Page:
Who is John Gallagher and how did he get started in Supercross? His involvement in Supercross began in 1976 as a flagger, from there he continued officiating and racing locally until he graduated from Riverside City College with Associates of Science in Motorcycle Technology. Throughout his journey, John has been an official in Supercross, MTEG Ultracross, 4-Stroke Nationals, Thunder Bikes, Arenacross, Dirt Track, X-Games, and Endurocross from 1976 until present day. When preparing for a race, John will fly into the race city the Thursday before racing weekend and spend his Friday and Saturday at the track. His job consists of three different facets.
First is safety, John relies on his years of experience to determine the safety standards. He does this by making sure there are no immediate dangers to the racers, officials, and crowd. As it pertains to the crowd; making sure rocks, dirt chunks or motorcycles cannot make contact or do harm to any race fan. A particular area of concern is behind the starting gate, ensuring bikes cannot toss roost into the stands. The second facet is enforcing the rule book and confirming tech inspection is completed correctly. The third facet is ensuring the program runs with-in the time allotted. This includes allowing time for teams to complete bike changes or repairs while staying within the three hour television window. John also is involved with the input to the promoter to determine the rider breaks and the length in time to give the riders in between heats. He speaks with the teams and mechanics and considers their input when determining the schedule. John also has twelve officials placed around the track to act as his eyes during the event. John trusts each official’s interpretation as if he saw the incident himself. While he trusts in what his officials’ witness, ultimately, it is John’s decision if a punishment is distributed.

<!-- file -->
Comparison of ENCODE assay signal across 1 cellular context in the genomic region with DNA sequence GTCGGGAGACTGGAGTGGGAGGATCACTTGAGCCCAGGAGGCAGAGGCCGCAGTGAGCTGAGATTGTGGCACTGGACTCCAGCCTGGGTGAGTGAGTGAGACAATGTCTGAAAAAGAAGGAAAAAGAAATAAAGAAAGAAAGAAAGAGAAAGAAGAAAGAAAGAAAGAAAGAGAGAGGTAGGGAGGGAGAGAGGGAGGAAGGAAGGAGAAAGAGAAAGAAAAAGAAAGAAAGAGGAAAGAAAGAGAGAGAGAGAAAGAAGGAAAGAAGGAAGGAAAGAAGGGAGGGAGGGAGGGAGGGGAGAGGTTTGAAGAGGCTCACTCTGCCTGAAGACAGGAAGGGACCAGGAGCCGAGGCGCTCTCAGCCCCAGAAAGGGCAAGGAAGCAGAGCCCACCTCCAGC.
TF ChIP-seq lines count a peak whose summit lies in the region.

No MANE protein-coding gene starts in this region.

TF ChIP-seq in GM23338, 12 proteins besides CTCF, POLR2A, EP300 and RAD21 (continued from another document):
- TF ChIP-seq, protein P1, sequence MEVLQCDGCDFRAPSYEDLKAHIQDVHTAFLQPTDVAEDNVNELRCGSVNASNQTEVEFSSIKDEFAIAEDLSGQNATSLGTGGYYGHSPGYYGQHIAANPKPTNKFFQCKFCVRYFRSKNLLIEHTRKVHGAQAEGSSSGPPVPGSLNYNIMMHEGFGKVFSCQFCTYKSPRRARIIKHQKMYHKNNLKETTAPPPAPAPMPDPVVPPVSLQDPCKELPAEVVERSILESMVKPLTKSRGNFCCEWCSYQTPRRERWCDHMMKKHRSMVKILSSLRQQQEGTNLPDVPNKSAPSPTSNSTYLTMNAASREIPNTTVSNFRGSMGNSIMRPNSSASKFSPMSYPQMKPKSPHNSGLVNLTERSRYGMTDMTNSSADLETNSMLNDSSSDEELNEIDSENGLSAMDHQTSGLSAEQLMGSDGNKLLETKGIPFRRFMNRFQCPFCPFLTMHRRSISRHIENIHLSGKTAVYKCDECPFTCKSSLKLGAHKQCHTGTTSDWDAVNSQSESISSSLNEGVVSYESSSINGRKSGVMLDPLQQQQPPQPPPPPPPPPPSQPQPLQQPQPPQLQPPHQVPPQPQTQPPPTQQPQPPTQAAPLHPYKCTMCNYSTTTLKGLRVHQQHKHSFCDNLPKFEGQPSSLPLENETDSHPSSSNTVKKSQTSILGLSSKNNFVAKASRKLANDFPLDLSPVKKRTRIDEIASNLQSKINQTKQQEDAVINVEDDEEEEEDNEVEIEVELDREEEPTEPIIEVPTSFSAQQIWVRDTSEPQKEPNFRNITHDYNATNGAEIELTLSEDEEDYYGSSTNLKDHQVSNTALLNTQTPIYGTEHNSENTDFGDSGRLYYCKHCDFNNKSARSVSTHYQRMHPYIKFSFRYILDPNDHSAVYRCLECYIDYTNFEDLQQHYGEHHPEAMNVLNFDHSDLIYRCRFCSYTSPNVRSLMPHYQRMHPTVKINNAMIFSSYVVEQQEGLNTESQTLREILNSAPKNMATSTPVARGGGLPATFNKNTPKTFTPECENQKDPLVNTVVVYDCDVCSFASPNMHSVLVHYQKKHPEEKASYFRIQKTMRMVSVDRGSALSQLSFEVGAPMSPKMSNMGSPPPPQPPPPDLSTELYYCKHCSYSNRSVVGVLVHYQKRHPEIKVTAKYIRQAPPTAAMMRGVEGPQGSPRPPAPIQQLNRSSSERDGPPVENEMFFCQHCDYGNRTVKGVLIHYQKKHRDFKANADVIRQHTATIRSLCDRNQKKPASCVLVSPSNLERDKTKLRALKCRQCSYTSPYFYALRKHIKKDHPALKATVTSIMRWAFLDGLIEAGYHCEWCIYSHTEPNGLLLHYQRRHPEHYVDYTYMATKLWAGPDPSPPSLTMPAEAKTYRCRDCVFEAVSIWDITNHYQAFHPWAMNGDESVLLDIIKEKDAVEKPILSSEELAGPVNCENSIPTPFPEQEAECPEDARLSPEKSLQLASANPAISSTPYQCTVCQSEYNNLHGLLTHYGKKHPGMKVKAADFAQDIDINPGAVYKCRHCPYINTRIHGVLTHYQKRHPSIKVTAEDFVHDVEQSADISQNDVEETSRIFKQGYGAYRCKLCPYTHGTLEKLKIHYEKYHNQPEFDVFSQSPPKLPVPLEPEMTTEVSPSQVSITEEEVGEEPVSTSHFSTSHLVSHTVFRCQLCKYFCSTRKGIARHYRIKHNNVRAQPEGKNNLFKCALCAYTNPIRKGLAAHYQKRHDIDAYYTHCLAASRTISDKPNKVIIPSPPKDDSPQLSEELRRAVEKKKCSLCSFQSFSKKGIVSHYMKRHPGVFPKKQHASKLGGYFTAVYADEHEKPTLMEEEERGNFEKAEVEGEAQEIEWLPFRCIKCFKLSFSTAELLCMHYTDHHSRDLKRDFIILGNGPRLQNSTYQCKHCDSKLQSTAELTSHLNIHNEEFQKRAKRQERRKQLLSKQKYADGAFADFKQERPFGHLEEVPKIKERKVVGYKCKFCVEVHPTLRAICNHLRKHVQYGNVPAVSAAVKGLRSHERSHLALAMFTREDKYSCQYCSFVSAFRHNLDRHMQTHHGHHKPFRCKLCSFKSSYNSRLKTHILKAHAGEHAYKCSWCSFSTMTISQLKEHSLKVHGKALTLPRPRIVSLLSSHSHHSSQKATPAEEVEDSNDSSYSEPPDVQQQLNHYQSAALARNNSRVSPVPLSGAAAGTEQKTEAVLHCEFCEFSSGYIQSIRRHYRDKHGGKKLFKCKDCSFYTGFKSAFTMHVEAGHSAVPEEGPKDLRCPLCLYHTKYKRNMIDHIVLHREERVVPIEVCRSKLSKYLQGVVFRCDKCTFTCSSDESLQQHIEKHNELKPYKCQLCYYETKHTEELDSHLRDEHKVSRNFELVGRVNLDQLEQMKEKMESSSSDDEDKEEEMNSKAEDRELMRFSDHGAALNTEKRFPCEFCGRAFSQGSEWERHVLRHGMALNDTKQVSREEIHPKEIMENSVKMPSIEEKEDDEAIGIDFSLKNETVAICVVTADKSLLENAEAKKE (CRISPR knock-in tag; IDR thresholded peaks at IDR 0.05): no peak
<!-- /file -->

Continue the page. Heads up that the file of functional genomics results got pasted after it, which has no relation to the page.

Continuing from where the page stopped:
I asked John why he did an interview with Jenny Taft before informing Jason Anderson that he had been disqualified from Anaheim 2. John stated he informed Jason's team manager and was adamant that the responsibility then fell to the team manager to deliver the news as he needed to get back to his duties. John insisted if Anderson was not informed it was not his or any of the twelve officials’ responsibilities to seek Anderson out. Once Anderson’s team manager was notified John got back to his nightly duties. While Jenny Taft didn't have any issues finding Anderson, he was not in the mood to talk. John told Jenny Taft immediately following the incident, “If it becomes physical on the track or off the track it results in an immediate disqualification.”
In comparison I asked John why Broc Tickle was not disqualified from Toronto after smacking Barcia in the back of the helmet , as that appeared to be “physical” off the track. John replied, “Every guy knows there is the ability to make somebody swing on you, I could probably provoke you to be very angry with me.” I also asked John why Tickle didn't receive the same punishment as Anderson at Anaheim 2. John stated, “Mr. Friese was not doing anything to provoke any part of that [Anderson incident], not anywhere in it.” In regards to his previous statement to Jenny Taft, I asked if Tickle had taken matters into his own hands by striking Barcia in the back of the helmet and if he should have been disqualified. John responded, “And running into someone with their motorcycle is not considered the same thing?, which is what Justin did in reverse, those guys got close to each other and had a discussion but it was nothing like what Anderson did to Vince Friese, you cannot compare the two. No possible way.”